6. Never turn aside and talk to your colleague in the next counter. You have a doubt or you have a question to ask, they have to wait for later.
  7. Always believe in tit for tat. When the man outside gets sweat sodden note from his ‘secret’ hidden pocket under his pants, make sure that you also issue his ticket after duly picking your nose!
  8. How much ever your stomach growls in hunger, please do not keep the ‘closed’ board. You have come to work, not eat to your stomach full. Instead, wait for all the trains to leave and if you are still alive, go taste the stale food!
  9. Do not brush your teeth or floss if you are working in the night shift. You need to counter the ‘alcohol’ reeking smell of the drunken passengers with your special early morning breath. In addition to this, imagine you are in the midst of a jasmine scented garden while issuing tickets, when your senses are actually undergoing an olfactory attack.
  10. Worship your in-laws and parents. They are the ones who are going to manage your children while you click away like mad at the counters. Your night shifts will be their nightmare; your absence when your kid is sick would be their time in living hell.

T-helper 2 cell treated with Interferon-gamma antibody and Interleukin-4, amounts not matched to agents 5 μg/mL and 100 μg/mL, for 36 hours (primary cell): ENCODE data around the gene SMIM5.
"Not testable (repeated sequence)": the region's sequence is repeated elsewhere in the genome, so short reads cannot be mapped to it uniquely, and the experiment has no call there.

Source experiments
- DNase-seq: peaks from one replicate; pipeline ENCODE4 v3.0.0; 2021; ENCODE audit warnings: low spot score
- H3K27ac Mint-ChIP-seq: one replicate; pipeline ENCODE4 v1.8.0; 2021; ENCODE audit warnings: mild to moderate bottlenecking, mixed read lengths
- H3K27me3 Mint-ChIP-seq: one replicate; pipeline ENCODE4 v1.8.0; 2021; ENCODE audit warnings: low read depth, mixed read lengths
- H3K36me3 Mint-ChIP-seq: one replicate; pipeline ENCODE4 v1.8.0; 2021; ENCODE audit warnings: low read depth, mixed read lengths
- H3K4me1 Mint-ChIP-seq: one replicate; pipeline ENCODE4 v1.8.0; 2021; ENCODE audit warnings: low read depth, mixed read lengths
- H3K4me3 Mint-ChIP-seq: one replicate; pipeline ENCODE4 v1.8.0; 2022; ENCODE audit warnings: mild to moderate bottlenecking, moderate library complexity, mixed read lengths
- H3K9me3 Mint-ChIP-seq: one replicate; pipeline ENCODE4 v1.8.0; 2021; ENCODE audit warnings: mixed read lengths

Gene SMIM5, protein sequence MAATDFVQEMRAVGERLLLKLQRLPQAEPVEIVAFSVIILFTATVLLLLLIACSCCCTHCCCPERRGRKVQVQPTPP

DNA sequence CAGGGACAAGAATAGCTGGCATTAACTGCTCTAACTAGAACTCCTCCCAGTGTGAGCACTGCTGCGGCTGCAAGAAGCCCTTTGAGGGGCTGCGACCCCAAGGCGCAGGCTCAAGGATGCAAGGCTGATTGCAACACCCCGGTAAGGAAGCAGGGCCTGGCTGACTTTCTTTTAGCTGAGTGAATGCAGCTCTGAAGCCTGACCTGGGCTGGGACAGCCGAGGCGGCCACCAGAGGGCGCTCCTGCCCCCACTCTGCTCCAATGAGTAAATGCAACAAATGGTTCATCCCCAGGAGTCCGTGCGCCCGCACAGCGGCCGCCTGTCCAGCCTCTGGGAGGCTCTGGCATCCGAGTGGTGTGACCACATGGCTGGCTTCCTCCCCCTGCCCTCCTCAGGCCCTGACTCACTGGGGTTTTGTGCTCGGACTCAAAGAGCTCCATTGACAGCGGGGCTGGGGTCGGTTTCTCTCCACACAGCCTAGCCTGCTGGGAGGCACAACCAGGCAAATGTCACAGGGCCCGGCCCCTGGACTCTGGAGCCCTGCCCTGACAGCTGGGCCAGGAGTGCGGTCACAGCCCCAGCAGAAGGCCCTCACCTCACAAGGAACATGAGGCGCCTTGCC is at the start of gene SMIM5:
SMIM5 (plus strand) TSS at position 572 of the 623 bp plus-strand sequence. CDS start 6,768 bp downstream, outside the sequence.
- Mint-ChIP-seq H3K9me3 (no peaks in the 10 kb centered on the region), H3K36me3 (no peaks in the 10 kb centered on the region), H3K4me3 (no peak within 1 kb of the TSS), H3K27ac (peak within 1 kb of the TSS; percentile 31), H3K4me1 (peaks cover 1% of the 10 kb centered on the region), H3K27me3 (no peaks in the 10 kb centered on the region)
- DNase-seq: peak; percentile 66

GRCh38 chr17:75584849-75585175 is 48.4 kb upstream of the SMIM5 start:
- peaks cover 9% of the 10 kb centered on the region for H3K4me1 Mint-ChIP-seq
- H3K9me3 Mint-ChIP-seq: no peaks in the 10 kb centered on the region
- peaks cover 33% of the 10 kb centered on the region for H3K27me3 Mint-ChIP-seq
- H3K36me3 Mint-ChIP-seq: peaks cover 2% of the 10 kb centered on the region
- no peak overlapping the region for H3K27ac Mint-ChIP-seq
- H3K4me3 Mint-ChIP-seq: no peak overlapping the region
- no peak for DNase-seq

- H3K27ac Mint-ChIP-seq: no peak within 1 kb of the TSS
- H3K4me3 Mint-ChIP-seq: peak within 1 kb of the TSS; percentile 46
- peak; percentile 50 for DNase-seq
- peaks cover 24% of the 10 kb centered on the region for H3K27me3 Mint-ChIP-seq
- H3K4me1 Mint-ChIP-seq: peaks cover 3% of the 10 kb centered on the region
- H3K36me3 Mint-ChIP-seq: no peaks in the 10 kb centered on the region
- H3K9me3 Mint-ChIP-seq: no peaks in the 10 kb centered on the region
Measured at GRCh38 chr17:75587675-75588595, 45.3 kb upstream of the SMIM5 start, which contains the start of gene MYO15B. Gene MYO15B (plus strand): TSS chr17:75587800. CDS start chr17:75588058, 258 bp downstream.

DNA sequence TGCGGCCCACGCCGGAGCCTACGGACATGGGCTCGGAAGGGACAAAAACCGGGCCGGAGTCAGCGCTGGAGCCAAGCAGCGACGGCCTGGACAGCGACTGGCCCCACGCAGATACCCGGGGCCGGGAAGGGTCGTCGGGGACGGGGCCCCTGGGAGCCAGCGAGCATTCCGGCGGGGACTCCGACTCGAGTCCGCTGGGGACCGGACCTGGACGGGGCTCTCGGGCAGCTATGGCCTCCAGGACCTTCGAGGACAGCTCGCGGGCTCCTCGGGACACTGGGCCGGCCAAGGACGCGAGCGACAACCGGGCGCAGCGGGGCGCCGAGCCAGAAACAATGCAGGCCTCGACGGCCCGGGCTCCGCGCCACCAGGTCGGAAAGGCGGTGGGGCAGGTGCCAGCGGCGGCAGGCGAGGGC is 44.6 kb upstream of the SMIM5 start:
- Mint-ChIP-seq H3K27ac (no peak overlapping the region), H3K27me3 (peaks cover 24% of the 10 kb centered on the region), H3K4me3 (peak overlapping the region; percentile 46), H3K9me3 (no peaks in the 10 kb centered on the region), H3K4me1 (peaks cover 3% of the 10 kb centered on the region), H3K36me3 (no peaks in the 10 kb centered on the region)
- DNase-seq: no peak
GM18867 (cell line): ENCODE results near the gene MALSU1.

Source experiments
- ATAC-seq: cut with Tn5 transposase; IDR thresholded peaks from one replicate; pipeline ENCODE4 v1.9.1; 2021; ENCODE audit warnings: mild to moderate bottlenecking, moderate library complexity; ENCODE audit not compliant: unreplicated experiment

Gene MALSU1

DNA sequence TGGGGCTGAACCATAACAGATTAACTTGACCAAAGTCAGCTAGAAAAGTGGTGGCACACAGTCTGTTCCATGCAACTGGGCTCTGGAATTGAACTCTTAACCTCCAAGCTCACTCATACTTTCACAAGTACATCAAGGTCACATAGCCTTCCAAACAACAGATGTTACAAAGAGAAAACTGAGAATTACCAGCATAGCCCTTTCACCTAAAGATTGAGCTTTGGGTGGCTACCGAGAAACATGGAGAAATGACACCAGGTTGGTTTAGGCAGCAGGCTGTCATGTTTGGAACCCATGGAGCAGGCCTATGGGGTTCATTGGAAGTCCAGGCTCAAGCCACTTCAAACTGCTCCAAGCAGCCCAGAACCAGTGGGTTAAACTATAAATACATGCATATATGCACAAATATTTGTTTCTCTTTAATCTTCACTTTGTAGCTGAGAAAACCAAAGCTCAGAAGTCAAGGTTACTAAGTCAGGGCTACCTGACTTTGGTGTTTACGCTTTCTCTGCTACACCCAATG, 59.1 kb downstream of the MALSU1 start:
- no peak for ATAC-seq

Life behind the counters is not rosy and sweet. The next time you encounter someone in the enquiry counter without a smile in her face, please know that she is over worked. Know that she has children back home who have locked themselves up in loneliness. Know that she has shouted out her lungs to people like you in her eight hour shift. Please acknowledge her and think that a counter clerk is also ‘human’!


Nivedita Louis

The writer is currently a Commercial Apprentice with Southern Railways. She is married with two kids. She has a B.Com and an MBA and is an avid blogger, social activist and voracious reader. You can read more of her writings at: